This means, until we reform our Criminal justice system, we cannot march ahead in elections reform?
Take a bet. We cannot. Neither can any country have a stellar election law and a pathetic criminal justice system. They go together. Some election reforms are always possible however.
Now, the BJP could dismiss the EC’s suggestion to not field Varun Gandhi and not incur any penalty or consequence?
Well, the EC merely made a suggestion, not a direction. Some lawyers have argued that the EC could now go ahead and threaten to de-recognise the BJP as a political party in purported exercise of upholding the Model Code of Conduct. Well, the Model Code of Conduct is not enforceable in a manner inconsistent with the provisions of the Representation of People Act, 1951. So, the EC has no legal authority to direct the BJP to not field Varun Gandhi as a candidate. Neither is the BJP under any legal compulsion to oblige the EC here.
Do all lawyers agree on the above view?
Certainly not. I am sure that the lawyers who advised the EC to do what it did, think otherwise.
What is the possibility that the EC can now go ahead and impose a big penalty upon the BJP for violating its ‘direction’?
Well, the EC has no legal authority to do so. However, if only the EC could do so, the EC may have to very well issue similar ‘directions’ to all other political parties to do things like – to not field candidates who, though not disqualified under the law, in the opinion of the EC, on appreciation of evidence before it, ‘do not deserve to contest’. Remember, the EC would then be flooded with petitions and evidence on every tainted candidate and they would have to take on the function of a parallel judicial court and to issue directions accordingly. The Election Commission of India is not vested with a judicial function of such kind.
I don’t understand!
You see, the EC cannot say that, between two persons who commit the same offence under the Indian Penal Code at different times – say, inciting hatred between religions, the one who commits such an offence during the elections is a bigger criminal than the one who commits it prior to the election. So, the EC cannot say that they are only concerned with bigger or fresh criminals. If they are not allowed to so distinguish under the law, they will have to examine evidence against every tainted candidate. Evidence already reviewed by a Court of law will have to be re-reviewed by them wherever conviction is yet to become final. Such a power or a duty is plainly absurd and the EC cannot profess to wield a power that leads them in this direction.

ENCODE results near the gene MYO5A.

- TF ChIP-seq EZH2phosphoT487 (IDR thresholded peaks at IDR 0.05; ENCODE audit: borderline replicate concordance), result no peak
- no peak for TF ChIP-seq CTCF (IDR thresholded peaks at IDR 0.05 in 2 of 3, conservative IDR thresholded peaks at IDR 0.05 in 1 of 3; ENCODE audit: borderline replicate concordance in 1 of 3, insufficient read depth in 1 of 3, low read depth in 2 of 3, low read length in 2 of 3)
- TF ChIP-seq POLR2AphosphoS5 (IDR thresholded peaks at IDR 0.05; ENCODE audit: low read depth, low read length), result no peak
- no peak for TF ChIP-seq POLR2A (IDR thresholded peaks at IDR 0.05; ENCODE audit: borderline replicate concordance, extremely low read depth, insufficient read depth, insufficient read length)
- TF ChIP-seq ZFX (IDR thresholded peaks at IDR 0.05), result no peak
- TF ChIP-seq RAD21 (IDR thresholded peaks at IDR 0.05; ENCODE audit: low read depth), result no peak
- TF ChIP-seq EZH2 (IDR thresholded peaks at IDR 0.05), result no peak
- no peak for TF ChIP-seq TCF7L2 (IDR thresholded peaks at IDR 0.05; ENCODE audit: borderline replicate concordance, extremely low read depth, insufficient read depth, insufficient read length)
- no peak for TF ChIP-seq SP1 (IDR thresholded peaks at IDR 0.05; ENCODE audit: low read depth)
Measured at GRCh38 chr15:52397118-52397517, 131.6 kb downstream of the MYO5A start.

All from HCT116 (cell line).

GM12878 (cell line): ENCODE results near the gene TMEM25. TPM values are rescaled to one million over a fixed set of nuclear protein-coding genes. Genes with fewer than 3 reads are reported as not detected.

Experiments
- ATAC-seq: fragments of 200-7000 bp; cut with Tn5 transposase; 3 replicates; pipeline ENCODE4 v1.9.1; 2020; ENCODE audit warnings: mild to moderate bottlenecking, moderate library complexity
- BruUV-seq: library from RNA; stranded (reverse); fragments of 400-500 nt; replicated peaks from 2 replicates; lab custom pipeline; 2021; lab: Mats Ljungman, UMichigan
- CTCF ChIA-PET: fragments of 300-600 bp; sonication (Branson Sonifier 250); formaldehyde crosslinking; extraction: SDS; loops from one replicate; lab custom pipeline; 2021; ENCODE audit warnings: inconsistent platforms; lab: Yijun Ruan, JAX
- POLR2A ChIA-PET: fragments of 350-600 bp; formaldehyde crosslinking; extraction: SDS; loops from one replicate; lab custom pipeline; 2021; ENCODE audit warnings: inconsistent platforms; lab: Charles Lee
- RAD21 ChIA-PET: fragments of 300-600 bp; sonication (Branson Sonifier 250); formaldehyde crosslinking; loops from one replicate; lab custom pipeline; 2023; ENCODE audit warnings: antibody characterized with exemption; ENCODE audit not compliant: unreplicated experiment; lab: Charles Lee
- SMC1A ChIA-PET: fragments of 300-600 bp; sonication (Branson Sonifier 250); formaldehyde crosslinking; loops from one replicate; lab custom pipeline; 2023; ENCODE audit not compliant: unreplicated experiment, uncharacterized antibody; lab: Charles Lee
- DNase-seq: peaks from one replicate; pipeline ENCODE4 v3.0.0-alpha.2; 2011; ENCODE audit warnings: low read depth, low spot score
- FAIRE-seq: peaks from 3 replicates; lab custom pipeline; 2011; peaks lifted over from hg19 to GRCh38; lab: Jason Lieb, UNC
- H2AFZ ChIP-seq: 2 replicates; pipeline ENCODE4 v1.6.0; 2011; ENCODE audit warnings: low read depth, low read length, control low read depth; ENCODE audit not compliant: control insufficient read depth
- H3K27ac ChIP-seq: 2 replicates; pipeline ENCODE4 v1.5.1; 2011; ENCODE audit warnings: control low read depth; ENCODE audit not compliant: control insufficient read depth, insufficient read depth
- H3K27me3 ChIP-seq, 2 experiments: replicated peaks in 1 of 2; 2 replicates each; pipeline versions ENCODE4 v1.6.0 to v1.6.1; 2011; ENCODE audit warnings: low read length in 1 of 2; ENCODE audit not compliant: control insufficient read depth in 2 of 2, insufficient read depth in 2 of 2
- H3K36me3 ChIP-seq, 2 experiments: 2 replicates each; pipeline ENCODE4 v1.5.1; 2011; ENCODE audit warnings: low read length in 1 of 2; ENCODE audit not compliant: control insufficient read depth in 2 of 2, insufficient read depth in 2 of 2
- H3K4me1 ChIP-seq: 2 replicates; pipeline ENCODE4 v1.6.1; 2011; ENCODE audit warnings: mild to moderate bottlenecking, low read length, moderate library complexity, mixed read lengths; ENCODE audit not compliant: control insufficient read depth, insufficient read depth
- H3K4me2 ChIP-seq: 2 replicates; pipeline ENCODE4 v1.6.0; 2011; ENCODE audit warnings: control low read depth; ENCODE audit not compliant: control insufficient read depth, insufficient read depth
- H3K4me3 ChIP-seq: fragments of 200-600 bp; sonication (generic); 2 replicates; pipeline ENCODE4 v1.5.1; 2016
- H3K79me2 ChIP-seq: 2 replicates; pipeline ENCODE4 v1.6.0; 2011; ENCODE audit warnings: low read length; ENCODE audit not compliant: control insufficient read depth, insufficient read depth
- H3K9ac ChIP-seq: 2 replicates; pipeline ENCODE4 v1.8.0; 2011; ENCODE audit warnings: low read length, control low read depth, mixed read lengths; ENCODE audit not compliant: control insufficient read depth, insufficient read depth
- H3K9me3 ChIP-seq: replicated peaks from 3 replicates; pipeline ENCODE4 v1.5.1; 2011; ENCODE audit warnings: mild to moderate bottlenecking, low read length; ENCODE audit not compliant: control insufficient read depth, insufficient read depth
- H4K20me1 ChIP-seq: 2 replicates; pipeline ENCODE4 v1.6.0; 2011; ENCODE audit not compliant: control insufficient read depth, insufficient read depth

So, all this means, the EC cannot impose its direction on the BJP?
Yes. It has no legal authority to issue such a direction in the first place.
Why are senior lawyers quiet on this issue?
Well, the EC is advised by some of the finest lawyers in the country and outside lawyers are wondering if the EC could be so far off the mark. Most lawyers feel that the EC has some legal authority or the other and that, without adequate preparation, they would not have embarked on such a step. I have no such faith in scrupulous adherence to laws in this country. I say that the EC got it completely wrong this time.
Is it not the function of a lawyer to distort, spin, twist and do whatever is necessary to achieve a desired objective?
What better objective than to prevent undeserving people from contesting the polls?
Why don’t lawyers spin something and just keep undeserving people from the polls?
Oh Please! Grow up! You just forgot that you are not the only one who can hire a lawyer to distort. The other side too will hire a lawyer to do just the same – to distort. When both sides are finished distorting, we get a judge to discover facts and most often, we have a layer of appeal. So, in the long run, distortions just do not work. Further, distortion is sometimes rewarded only in case of a law that is in its infancy and the elections laws have great antiquity and history. Open up any Election Law Manual and you will see.
Does all this mean that Varun Gandhi can get away with what he is seen saying on TV?
Absolutely Not. If the statements attributed to Varun Gandhi are indeed true, he commits despicable and grave offenses and deserves to be prosecuted and convicted to the fullest extent prescribed under the law. It is just that the EC is not the body entrusted to enforce the applicable law here. It is for the jurisdictional police. Now, pardon my language – what the hell is the Uttar Pradesh Police doing there?
Advocate, Supreme Court of